The apostle Paul, in Romans 1 and 2, explains that God has made each one of us with an innate knowledge of Him and of right and wrong. We don’t grow up in a vacuum; there are some things we come to know because He has placed within us the ability to grasp them even without the aid of divine revelation. Paul called them the law written on the heart; the Founders of America referred to them as self-evident truths.
Charles Finney, in his Systematic Theology, makes the same point, albeit in his own way:
All human investigations proceed upon the assumption of the existence and validity of our faculties, and that their unequivocal testimony may be relied upon. To deny this is to set aside at once the possibility of knowledge or rational belief, and to give up the mind to universal skepticism. The classes of truths to which we shall be called upon to attend in our investigations may be divided, with sufficient accuracy for our purposes, into truths that need no proof, and truths that need proof. . . .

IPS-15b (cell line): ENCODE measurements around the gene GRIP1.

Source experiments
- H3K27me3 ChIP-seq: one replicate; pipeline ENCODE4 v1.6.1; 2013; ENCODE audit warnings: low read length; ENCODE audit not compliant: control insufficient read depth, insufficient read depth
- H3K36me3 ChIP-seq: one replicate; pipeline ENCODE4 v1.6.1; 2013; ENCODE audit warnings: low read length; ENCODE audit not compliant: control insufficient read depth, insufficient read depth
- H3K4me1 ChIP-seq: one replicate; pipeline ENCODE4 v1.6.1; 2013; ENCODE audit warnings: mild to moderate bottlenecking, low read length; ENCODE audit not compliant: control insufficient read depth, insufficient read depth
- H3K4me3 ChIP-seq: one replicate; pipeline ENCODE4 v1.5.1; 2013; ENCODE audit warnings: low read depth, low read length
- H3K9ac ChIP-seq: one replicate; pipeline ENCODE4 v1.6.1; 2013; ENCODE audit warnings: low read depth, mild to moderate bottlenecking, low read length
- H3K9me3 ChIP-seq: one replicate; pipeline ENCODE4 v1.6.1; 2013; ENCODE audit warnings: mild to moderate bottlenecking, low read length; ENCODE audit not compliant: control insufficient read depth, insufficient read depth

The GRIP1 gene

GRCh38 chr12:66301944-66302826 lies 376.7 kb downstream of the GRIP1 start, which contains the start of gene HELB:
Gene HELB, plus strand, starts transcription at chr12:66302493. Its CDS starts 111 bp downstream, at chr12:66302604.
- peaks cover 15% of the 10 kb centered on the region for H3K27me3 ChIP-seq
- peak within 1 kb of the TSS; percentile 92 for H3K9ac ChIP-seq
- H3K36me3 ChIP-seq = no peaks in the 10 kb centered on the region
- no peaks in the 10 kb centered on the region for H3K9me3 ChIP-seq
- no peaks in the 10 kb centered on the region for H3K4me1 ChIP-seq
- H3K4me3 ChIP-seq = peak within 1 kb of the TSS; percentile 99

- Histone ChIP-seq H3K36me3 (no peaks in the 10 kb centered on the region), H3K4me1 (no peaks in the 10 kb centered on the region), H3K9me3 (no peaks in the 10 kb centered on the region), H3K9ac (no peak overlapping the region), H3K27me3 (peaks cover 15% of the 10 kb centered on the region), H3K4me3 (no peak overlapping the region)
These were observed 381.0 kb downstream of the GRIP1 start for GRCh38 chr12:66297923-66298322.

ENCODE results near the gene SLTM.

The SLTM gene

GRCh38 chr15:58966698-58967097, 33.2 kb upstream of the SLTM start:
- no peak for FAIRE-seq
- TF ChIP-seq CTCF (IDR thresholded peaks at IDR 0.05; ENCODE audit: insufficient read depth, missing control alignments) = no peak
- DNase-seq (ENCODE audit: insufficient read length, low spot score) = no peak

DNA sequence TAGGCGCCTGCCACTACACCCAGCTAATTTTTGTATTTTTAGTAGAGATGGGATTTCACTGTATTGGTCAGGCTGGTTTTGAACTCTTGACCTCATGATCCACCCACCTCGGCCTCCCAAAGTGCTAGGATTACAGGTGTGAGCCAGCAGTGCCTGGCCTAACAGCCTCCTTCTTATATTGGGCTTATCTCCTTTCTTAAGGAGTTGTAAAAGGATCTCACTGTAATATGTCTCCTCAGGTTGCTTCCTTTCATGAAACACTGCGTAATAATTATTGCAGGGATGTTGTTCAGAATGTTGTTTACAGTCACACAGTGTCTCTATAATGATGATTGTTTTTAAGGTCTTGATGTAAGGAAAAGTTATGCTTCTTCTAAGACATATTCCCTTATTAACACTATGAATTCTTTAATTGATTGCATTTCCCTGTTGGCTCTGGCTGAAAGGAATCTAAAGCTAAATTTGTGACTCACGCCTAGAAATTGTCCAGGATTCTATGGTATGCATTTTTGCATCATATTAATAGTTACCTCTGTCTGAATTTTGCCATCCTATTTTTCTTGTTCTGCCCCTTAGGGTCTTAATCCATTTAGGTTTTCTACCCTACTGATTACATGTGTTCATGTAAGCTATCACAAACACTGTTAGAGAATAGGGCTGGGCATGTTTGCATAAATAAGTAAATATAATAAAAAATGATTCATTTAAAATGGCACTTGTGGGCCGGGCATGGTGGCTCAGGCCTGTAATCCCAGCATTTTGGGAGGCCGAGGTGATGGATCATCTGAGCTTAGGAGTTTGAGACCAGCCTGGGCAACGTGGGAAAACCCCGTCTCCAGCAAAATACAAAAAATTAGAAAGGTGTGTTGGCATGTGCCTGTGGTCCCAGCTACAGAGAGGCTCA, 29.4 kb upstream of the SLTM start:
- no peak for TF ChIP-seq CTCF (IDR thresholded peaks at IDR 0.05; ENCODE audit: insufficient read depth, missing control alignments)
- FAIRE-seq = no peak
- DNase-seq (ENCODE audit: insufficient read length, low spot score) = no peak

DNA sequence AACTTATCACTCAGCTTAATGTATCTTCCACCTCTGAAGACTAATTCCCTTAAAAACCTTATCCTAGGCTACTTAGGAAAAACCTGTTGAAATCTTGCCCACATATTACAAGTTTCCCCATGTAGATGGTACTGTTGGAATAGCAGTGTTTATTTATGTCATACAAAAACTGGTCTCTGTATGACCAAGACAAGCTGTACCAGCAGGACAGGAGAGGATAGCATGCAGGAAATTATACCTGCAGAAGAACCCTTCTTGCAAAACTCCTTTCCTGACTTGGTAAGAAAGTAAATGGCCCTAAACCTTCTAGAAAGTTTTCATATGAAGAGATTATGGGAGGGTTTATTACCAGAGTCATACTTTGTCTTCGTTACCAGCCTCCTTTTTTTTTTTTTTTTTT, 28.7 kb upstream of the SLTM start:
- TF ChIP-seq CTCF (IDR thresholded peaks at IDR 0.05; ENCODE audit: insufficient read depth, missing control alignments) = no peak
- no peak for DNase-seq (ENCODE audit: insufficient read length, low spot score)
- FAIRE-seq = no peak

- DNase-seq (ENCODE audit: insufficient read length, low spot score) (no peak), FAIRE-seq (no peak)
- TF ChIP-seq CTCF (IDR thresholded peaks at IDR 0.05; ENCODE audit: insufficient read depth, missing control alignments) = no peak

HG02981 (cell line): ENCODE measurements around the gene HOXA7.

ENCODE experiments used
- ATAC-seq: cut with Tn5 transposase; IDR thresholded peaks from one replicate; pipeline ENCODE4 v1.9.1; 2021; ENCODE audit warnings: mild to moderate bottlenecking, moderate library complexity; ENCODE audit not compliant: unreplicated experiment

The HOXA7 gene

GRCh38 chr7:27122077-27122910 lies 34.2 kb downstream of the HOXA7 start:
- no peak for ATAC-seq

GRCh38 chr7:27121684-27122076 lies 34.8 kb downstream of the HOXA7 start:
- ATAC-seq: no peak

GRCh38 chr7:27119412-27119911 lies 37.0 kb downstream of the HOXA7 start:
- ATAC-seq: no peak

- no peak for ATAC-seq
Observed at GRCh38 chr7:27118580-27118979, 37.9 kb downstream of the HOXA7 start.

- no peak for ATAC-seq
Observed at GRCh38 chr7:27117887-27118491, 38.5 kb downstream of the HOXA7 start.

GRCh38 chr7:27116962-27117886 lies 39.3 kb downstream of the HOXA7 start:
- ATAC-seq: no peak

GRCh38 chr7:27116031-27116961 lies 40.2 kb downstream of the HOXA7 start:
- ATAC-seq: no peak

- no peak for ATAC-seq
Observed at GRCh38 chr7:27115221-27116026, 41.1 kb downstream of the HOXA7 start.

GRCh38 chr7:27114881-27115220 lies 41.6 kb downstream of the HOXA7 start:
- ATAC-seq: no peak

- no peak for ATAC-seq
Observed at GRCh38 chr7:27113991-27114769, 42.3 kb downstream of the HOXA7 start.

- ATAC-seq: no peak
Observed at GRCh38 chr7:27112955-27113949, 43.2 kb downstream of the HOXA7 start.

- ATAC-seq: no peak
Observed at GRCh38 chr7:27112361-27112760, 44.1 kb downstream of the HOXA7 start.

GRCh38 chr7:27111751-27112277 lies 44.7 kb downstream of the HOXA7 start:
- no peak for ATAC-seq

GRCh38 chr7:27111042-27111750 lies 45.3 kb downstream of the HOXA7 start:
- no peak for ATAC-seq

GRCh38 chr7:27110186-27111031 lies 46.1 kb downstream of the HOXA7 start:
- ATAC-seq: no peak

The self-evident truths of reason are truths of certain knowledge. When once so stated, or in any way presented to the mind as to be understood, the mind does not merely believe them, it knows them to be absolutely true. That is, it perceives them to be absolute truths, and knows that it is impossible that they should not be true. . . .
For example, we act every moment, judge, reason, and believe, upon the assumption that every event must have a cause, and yet we are not conscious of thinking of this truth, nor that we assume it, until something calls the attention to it. First-truths of reason, then, let it be distinctly remembered, are always and necessarily assumed though they may be seldom thought of. They are universally known before the words are understood by which they may be expressed, and although they may never be expressed in a formal proposition, yet the mind has as certain a knowledge of them as it has of its own existence.